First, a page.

July 22, 2019
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Well, lo and behold, it really IS Week Number 407 in our continuing series ‘What Passes For Knowledge,’ brought to you in part this week by a generous grant from the Don’t Know Nothin’ ‘Bout Nothin’ at All Foundation. (Thanks to the late great Sam Cooke for that line from his hit ‘What a Wonderful World.’
It’s always interesting to find out who influenced a popular singer’s style. Nearly every HONEST singer will admit, hey, they’re just doing their version of someone who came before.
I always thought Rod Stewart’s phrasing was familiar. There was just something there that I thought I had heard before. The way he would draw out a note or slip-slide down a phrase here and there. Then I bought a Sam Cooke Greatest Hits CD at a second-hand store and listened to some great stuff I hadn’t heard for a while. I thought, hmmm, he’s doing a lot of the same things Rod Stewart does. Or was it vice versa?
Then I read the excellent liner notes. (Remember liner notes? They would sometimes nearly fill the entire backside of an album and they were usually interesting.) The notes had quotes from Rod Stewart and other major hitmakers about how much Sam had influenced their style. Ahah, so there it was. Rod was channeling Sam. And doing a neat job of it. Unfortunately, Sam did not live to see the number of singers who loved him and wanted to sound just like him, as he died in a tragic motel altercation at the age of 32.
The legendary Chuck Berry was another artist who imitated his heroes and was lucky enough to be around when the Beatles and many others (Beach Boys, just to name one) started imitating him and even recording his songs. Chuck’s main influence was Louie Jordan, who was very big in the late ‘40s and early ‘50s, although Chuck was a much superior songwriter.
The Beach Boys had other ‘influencers’: the Four Freshmen, The Four Preps and, most notably, the Lettermen. You can hear those amazing harmonies transfer seamlessly from one group to another.
Buddy Holly had a whole slew of artists who ‘borrowed’ from him: The Stones, Tommy Roe, Tommy James and even Elton John, who said he got the idea for his crazy glasses from Buddy’s big horn rims. And that “buh, buh, buh” bit from ‘Bennie and The Jets’ is straight out of the Holly playbook.
The great jazz/pop vocalist Billie Holiday influenced Sarah Vaughn, Stevie Nicks, Norah Jones and probably dozens more.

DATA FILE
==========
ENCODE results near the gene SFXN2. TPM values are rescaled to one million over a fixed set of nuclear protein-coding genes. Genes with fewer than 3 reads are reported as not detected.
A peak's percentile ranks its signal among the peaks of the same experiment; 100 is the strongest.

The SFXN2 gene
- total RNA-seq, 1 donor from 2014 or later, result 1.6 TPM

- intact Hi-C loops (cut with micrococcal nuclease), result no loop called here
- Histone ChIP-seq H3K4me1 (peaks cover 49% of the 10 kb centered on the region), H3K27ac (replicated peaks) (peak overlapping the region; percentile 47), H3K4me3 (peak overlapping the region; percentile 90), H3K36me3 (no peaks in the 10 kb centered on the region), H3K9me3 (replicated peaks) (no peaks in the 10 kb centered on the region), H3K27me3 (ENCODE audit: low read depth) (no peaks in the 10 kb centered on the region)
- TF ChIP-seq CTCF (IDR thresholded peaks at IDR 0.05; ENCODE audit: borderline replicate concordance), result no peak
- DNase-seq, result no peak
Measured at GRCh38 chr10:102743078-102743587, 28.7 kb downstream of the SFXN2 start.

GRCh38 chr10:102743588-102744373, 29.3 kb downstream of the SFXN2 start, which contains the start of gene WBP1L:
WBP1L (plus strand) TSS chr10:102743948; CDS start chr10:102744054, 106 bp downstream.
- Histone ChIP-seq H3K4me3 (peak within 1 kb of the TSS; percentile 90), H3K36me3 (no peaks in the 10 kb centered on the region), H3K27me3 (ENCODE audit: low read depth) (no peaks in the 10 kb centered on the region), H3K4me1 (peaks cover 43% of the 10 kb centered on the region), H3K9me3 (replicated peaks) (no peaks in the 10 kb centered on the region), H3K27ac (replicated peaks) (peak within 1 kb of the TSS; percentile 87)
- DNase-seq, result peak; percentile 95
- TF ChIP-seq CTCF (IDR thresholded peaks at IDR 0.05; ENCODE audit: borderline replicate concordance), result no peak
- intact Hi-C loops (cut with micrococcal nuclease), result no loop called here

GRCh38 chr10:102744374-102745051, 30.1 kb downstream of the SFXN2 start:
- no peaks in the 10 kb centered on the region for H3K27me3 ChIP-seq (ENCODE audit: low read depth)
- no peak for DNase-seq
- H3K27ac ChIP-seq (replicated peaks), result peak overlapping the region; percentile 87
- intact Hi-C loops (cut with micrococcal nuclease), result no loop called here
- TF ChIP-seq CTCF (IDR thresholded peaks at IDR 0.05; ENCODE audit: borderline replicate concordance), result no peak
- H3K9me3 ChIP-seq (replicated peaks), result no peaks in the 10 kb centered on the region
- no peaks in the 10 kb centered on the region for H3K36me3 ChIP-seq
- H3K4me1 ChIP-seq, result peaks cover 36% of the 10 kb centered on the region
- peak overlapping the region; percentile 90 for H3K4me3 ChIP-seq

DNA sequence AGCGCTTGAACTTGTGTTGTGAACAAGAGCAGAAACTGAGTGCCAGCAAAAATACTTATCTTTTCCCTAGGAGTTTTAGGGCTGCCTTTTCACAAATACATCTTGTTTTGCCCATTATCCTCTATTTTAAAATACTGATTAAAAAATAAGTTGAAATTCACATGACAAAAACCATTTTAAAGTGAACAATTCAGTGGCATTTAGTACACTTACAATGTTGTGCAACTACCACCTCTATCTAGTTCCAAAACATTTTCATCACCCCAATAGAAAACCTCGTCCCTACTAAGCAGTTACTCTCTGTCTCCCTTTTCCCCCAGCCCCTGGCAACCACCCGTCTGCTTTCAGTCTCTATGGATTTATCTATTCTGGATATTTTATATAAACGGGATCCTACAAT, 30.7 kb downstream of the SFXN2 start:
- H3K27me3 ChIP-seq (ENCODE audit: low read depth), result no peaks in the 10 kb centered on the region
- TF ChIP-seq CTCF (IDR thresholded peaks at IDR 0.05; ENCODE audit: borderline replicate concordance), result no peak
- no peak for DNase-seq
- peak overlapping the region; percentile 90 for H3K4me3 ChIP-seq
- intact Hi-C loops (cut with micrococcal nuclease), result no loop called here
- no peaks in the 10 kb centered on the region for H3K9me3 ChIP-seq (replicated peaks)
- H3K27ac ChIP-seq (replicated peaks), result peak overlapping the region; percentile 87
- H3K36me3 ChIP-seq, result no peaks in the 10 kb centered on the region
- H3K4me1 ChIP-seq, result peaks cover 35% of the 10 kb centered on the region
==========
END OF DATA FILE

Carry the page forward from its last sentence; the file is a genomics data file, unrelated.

Willie Nelson credits Lefty Frizzell as a big influence, and you can hear that careful phrasing in a lot of Willie’s songs. And Willie, of course, along with Waylon Jennings and a few others started the big ‘outlaw country’ movement in the ‘70s. Waylon’s hit ‘Are You Sure Hank Done it This Way?’ says it all.
And the world continues to turn. Sounds pretty good, too.
On we go to the weekly trivia slam…
Well, we settled one question. Terry, and later, Randall, identified the relative of the sloth and anteater: the armadillo, which we’re seeing increasing numbers of in Kansas.
I was wondering about the upstairs occupants of the old Blake’s/Wagaman’s building on the SW corner of Main and Lakin. Josie said Dr. Kutina may have been up there for a time. Entirely possible. Lots of Docs had upstairs offices in those days.
Roger had good memories of Wagaman’s, the predecessor of Blake’s. He said a Mr. Murphy ran the store and that they would wrap your purchases in paper and secure them with string.
Okay, four questions remain, including the one about the upstairs occupants of the above-mentioned building. Any other ideas?
Also: what Presidential candidate of the ‘50s had a grandfather who had been VP under a late ‘19th century President? Hint: The ’50’s candidate was a Democrat.
Who was the musician who was almost considered one of the Beatles in the late ‘60s? He went on to a pretty good career of his own.
And, see if you can name this guy: he’s a not-so-famous brother of a famous female star, and he was in a hit ‘counterculture’ movie which came out 50 years ago this month.
One new one: In 1973 three new players arrived on the Royals who would be key to division and league championships down the road. The first two were George Brett and Frank White. Who was the third?
Okay, one more: Dusty Springfield’s brother wrote a couple of BIG hits for an Australian pop-folk group. What group?
Send along your answers, comments, memories etc to email@example.com. We’ll mention them all next week.
Have a good week and enjoy the (somewhat) cooler weather.